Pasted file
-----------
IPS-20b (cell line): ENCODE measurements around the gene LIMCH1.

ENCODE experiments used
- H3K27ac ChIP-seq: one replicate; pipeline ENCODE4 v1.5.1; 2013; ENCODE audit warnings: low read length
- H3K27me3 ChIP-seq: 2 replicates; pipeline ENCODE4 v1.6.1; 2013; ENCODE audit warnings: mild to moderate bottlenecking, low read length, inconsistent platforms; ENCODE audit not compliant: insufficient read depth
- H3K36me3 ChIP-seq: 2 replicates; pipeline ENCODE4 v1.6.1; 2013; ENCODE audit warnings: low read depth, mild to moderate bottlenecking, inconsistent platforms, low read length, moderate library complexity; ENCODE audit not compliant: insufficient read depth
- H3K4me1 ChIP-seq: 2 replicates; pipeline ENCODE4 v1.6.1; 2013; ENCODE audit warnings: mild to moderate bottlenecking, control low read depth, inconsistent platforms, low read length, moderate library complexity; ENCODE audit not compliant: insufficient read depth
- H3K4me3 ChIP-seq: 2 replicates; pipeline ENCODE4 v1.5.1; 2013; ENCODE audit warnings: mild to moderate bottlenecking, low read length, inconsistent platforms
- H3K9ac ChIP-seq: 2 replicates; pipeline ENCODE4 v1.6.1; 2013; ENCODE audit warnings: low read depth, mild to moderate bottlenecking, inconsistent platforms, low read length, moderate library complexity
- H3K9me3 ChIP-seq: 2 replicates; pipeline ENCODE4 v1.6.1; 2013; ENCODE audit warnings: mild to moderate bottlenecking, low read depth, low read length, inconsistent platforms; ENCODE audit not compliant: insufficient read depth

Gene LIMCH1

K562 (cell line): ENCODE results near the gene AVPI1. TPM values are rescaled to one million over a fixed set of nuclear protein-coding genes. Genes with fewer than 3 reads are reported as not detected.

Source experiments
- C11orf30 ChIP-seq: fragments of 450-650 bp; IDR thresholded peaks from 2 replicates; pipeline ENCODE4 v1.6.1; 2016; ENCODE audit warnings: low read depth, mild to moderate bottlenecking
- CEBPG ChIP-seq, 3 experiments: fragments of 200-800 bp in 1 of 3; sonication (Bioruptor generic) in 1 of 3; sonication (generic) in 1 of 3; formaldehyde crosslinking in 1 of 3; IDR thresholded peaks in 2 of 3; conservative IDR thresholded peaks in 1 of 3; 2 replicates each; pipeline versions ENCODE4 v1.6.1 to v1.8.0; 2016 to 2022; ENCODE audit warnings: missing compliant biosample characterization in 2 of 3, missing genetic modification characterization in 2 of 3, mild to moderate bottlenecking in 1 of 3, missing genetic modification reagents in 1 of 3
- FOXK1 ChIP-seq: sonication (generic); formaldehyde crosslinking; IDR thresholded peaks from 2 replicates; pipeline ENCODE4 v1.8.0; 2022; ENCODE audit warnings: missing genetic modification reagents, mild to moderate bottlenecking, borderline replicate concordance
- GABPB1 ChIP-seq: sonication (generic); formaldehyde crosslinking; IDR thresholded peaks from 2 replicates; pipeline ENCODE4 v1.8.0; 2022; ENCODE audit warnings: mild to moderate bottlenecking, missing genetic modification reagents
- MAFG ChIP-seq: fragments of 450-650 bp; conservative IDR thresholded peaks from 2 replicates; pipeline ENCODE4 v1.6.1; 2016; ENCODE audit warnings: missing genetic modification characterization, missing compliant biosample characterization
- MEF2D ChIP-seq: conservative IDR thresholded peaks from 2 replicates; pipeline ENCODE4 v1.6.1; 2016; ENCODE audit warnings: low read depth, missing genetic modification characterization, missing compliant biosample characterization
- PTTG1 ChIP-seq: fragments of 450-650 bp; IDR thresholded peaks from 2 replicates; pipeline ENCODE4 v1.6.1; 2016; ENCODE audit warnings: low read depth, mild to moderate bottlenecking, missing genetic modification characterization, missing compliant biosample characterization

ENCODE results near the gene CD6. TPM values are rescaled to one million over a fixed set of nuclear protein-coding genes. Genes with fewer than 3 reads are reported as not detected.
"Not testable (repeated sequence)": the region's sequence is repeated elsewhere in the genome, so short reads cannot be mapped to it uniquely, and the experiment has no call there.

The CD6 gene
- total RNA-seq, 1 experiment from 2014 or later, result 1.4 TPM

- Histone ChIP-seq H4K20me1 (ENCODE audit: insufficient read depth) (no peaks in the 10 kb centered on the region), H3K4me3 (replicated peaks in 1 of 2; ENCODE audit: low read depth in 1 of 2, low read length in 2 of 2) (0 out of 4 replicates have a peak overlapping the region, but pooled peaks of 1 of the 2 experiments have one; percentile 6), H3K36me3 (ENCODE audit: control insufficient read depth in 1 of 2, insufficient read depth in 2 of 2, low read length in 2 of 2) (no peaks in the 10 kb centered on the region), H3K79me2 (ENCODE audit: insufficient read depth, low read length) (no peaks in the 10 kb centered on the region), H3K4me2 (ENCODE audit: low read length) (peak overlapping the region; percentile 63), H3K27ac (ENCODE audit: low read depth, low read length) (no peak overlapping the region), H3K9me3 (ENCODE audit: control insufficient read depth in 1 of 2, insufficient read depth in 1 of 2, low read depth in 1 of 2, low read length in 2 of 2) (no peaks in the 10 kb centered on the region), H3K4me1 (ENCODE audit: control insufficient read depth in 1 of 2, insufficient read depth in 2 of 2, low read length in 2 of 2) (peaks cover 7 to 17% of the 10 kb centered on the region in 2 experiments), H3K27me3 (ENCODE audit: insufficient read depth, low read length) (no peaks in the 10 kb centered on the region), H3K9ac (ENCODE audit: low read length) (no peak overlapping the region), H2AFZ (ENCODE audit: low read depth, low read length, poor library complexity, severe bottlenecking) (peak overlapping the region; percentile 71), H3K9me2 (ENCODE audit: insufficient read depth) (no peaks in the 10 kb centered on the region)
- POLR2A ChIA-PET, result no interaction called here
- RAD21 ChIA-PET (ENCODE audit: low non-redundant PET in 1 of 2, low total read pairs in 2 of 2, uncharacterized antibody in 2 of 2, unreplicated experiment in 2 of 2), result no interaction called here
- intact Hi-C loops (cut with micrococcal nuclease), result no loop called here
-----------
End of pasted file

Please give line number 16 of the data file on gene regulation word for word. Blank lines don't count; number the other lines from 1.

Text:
- GABPB1 ChIP-seq: sonication (generic); formaldehyde crosslinking; IDR thresholded peaks from 2 replicates; pipeline ENCODE4 v1.8.0; 2022; ENCODE audit warnings: mild to moderate bottlenecking, missing genetic modification reagents